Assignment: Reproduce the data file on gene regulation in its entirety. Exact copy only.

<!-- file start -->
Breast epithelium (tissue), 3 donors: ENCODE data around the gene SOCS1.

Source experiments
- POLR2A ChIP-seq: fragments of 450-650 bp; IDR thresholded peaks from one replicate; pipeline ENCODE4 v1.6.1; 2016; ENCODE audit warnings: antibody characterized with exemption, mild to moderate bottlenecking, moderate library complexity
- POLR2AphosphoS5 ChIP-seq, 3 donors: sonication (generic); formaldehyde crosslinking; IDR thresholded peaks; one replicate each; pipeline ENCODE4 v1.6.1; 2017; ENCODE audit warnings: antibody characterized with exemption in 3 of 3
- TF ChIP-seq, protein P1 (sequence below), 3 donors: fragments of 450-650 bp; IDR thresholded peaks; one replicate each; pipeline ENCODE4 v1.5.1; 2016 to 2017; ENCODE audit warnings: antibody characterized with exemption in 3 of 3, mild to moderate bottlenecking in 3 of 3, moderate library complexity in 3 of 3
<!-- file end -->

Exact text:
Breast epithelium (tissue), 3 donors: ENCODE data around the gene SOCS1.

Source experiments
- POLR2A ChIP-seq: fragments of 450-650 bp; IDR thresholded peaks from one replicate; pipeline ENCODE4 v1.6.1; 2016; ENCODE audit warnings: antibody characterized with exemption, mild to moderate bottlenecking, moderate library complexity
- POLR2AphosphoS5 ChIP-seq, 3 donors: sonication (generic); formaldehyde crosslinking; IDR thresholded peaks; one replicate each; pipeline ENCODE4 v1.6.1; 2017; ENCODE audit warnings: antibody characterized with exemption in 3 of 3
- TF ChIP-seq, protein P1 (sequence below), 3 donors: fragments of 450-650 bp; IDR thresholded peaks; one replicate each; pipeline ENCODE4 v1.5.1; 2016 to 2017; ENCODE audit warnings: antibody characterized with exemption in 3 of 3, mild to moderate bottlenecking in 3 of 3, moderate library complexity in 3 of 3